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No Leg, No Hip, No Problem

Orthotics & Prosthetics

By Susan Christensen
Health and Research News Service

How does it feel to be crushed by an enormous electrical transformer?

Michael Savage says it’s like having a fully loaded truck trailer land in your lap. “The transformer was 15 feet tall, 12 feet long, 6 feet deep and it weighed 60,000 pounds,” said the 52-year-old resident of Poplar Grove, Ark. “It was like a small room.”

An electrical worker at the time, Savage was in a Newton steel mill, sitting cross-legged in front of the machine, when it suddenly tipped forward. As he tried to scramble to safety, a portion of the transformer fell on his lower body. The weight sliced off his right leg at the hip and shattered the femur and severed the toes on his left leg.

Yet Savage still managed to use his skills as a former firefighter to direct rescue efforts. “I was the only one who was calm,” he said. “I was saying someone is going to have to go raise the door so the rescue equipment can come in. I got tickled at the ambulance driver. He had heard that a man was mashed under 60,000 pounds and I knew he thought he was going to scoop up a body and take it to the funeral home.”

Instead, Savage was rushed to the University of Mississippi Medical Center in Jackson, where he received 78 units of blood and eventually underwent 15 surgeries. He spent a month in a coma, and at least six times his heart stopped beating.

Once his survival seemed assured, Savage turned his focus to “getting up and walking out.” But not everyone thought that was achievable. “Most people said I wouldn’t walk again because my left leg was so damaged and I had no right hip,” he said.

“People wanted us to send him to Memphis or Little Rock,” said his dad, John Savage. “But we went to Methodist Rehab because they were determined to make him walk. The therapists have done wonders.”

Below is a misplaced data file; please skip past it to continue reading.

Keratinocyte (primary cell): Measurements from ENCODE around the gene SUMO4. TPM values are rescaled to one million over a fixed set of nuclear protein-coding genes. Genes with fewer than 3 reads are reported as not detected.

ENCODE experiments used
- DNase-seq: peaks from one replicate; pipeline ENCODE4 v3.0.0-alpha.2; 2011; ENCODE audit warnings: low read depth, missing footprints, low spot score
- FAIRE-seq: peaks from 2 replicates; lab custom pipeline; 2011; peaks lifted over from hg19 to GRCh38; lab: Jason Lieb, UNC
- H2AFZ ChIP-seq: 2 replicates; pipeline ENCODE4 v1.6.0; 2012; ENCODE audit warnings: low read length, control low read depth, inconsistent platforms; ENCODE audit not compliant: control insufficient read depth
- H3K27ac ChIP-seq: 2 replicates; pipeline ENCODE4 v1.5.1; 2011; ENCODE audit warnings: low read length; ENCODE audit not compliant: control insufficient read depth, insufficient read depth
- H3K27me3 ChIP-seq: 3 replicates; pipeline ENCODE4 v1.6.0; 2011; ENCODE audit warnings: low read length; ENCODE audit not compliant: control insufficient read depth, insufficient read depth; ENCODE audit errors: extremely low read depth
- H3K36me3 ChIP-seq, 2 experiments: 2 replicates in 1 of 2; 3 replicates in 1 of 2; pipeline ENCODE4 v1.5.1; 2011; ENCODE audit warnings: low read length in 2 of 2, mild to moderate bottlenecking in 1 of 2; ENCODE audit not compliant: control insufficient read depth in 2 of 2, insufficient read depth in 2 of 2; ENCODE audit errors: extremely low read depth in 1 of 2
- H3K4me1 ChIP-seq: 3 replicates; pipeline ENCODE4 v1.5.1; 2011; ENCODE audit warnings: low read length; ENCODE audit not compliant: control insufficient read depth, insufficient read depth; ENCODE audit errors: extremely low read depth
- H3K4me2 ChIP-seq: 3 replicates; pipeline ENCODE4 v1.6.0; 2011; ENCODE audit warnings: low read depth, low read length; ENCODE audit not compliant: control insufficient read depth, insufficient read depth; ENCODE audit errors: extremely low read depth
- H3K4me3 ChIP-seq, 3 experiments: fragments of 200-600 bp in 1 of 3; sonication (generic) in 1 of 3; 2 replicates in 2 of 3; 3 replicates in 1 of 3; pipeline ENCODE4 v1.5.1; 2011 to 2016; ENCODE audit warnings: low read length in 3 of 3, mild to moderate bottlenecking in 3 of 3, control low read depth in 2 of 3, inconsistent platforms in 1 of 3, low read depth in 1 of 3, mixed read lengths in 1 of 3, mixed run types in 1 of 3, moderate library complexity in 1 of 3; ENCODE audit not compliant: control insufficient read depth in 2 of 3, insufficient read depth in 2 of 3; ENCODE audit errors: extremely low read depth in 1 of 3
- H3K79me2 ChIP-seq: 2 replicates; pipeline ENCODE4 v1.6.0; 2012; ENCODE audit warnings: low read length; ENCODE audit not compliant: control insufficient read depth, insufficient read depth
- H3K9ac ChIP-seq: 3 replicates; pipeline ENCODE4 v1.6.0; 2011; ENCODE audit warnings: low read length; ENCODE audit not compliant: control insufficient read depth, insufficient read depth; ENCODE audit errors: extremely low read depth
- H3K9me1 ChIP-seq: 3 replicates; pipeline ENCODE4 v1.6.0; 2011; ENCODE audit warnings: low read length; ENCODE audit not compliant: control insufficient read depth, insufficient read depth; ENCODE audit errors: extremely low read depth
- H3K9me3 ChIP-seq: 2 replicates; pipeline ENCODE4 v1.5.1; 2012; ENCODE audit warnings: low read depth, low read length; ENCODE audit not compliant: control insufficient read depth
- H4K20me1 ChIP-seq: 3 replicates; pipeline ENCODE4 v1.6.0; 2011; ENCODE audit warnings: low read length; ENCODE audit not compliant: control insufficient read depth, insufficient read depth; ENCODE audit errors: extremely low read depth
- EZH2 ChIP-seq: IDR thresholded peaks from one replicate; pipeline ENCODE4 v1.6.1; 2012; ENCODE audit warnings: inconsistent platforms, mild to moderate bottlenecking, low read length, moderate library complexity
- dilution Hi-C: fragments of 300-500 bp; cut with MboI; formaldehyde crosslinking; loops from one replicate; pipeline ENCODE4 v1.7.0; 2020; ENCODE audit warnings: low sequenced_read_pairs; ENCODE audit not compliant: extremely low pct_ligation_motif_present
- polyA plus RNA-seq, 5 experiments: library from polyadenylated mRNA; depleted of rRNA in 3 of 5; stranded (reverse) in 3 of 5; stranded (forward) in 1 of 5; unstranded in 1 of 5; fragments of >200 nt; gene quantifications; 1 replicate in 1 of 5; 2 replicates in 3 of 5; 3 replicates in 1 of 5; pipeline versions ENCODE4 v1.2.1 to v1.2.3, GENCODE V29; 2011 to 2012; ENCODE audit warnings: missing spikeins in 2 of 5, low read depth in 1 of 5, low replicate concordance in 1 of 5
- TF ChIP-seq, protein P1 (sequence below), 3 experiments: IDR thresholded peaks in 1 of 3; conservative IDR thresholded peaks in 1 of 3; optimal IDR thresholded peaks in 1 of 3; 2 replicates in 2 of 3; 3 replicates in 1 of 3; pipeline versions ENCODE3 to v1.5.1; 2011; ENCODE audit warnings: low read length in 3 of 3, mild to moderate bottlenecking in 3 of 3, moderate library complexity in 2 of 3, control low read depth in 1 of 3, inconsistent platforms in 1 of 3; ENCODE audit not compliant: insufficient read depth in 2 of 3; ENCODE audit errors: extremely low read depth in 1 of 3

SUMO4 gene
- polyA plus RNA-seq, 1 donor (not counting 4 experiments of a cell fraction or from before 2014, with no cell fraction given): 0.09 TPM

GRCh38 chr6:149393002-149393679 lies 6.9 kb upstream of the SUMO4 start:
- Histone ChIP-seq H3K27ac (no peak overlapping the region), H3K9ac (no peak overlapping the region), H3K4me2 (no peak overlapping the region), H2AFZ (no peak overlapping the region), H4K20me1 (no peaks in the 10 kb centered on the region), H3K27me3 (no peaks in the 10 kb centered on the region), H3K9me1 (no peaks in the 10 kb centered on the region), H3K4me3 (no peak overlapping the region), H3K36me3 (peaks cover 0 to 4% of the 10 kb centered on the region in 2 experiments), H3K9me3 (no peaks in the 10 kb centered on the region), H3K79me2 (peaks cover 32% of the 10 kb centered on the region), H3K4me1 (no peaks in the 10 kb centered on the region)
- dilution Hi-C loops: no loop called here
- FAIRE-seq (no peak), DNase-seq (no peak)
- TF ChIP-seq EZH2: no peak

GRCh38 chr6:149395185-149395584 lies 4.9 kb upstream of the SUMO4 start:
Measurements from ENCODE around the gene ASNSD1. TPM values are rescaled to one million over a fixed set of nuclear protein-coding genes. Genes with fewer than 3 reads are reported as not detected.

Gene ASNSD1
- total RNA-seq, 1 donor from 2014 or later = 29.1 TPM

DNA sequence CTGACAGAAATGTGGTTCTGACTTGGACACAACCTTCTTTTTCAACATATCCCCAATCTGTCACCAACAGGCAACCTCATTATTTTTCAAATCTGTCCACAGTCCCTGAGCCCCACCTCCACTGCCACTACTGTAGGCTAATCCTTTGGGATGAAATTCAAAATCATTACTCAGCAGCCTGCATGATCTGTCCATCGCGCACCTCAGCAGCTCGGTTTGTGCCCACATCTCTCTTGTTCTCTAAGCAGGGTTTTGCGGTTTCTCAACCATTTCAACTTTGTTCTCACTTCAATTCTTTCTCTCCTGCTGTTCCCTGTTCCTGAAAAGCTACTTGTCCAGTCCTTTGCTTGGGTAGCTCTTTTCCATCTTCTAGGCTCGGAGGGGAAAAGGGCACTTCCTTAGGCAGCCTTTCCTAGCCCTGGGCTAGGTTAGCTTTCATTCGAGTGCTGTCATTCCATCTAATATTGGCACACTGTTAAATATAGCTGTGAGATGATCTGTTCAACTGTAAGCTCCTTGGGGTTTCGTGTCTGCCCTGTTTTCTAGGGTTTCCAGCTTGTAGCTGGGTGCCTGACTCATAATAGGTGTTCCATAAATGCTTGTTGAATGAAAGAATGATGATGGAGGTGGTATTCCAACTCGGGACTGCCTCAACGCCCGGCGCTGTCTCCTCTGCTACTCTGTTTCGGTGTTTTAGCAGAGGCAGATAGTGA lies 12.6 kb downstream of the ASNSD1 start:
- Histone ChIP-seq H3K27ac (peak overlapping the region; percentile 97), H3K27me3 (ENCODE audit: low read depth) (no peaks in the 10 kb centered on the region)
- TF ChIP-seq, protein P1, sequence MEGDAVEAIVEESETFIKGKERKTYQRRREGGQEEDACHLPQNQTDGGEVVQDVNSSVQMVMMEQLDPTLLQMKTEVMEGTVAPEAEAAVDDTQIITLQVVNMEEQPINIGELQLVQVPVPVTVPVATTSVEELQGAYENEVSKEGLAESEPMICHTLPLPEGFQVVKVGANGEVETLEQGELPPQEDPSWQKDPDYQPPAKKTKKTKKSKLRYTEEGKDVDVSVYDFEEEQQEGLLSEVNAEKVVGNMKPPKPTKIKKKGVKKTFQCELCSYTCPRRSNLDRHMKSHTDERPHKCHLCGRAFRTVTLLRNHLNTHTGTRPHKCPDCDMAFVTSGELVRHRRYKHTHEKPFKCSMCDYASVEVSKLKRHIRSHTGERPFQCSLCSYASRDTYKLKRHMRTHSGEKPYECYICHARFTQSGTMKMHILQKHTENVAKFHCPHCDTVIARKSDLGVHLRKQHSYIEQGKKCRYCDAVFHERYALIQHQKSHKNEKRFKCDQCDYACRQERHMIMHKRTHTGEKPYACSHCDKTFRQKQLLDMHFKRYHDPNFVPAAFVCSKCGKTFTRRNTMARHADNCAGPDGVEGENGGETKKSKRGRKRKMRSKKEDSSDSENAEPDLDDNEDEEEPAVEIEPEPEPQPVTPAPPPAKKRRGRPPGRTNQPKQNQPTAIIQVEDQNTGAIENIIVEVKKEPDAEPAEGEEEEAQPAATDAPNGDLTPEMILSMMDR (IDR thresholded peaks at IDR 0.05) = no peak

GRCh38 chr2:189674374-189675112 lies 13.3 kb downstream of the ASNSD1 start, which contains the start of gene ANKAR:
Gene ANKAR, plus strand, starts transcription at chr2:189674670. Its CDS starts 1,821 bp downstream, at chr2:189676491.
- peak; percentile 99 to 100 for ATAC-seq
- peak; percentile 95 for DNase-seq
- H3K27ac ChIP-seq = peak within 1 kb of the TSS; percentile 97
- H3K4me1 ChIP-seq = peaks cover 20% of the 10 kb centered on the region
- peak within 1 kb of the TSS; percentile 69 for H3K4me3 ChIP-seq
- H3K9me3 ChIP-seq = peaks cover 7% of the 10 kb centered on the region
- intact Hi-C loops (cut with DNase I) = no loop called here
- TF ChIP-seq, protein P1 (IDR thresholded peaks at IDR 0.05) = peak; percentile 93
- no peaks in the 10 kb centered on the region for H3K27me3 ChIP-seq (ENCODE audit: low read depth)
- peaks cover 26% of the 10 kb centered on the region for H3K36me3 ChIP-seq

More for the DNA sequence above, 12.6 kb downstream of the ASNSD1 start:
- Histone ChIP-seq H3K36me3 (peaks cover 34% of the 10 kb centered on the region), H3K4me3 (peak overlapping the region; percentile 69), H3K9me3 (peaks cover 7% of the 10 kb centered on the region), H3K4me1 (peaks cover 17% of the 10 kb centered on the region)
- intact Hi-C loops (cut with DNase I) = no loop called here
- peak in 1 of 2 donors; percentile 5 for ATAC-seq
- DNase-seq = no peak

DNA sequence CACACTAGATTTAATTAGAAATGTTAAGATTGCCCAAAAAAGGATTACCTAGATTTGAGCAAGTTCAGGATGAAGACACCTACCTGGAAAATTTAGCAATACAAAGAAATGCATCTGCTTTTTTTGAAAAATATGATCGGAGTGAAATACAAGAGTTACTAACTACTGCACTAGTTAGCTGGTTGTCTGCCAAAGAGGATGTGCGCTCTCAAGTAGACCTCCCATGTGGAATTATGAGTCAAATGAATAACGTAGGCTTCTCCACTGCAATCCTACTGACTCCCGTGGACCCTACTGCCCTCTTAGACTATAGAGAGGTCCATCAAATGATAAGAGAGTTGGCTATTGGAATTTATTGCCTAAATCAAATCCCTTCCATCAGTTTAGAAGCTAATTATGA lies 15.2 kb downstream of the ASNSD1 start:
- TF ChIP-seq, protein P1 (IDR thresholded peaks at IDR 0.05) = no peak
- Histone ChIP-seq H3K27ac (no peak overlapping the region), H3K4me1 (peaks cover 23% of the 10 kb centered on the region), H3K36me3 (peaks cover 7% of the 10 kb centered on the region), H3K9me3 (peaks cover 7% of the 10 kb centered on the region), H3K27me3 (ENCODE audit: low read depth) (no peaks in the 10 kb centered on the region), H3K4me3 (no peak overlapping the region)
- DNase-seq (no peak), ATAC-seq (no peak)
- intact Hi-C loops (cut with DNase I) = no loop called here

Savage came to Methodist to be custom-fitted with an Otto Bock C-Leg. Featuring onboard sensors and a built-in micro-computer, the artificial leg is a technological marvel that gives people with high-level amputations the confidence to walk again, said Chris Wallace, director of Methodist Rehab’s orthotics and prosthetics division.

“The C-Leg can analyze your gait 50 times per second and automatically adjust the prosthetic knee joint to adapt to different terrain. It’s like having an onboard clinician making adjustments as you take each step.”

Savage said his recovery has been enhanced by Methodist Rehab’s team approach to treating patients with amputations. Because his physician, prosthetists and physical and occupational therapists are all under one roof, they’ve been able to make timely adjustments to everything from the fit of his leg to the focus of his therapy sessions.

Savage also has benefited from input from Methodist prosthetist Brad Kennedy. An above-the-knee amputee, Kennedy was among the first C-Leg users in the United States and now travels the country training other practitioners on how to fit the leg. “He knew how to tell me how to get around easier,” Savage said. “It took a month before I quit watching my feet and legs.”

Wallace says an advantage of the CLeg is it can be fine-tuned to fit each patient’s gait. “While the patient is walking, we can use wireless technology to analyze parameters such as how much force is being applied to the foot or heel or how fast the knee is swinging when flexed. The goal is to have as normal and efficient a gait as possible.”

Savage gets a kick out of C-Leg features, including the ability to recharge the limb while on the road. “You know how you get in someone’s car and say, ‘Mind if I smoke?’ I say: ‘Mind if I plug into your cigarette lighter and charge my leg?’ ”

Chances are the leg will need plenty of re-charging, as Savage is a man with an active lifestyle. Although he can no longer do electrical work, he stays plenty busy “chasing the grandkids,” ages 7, 4 and 2.

“I hate to sit,” he says. “If I hadn’t gotten the C-Leg, I would have been in the shop making me one.”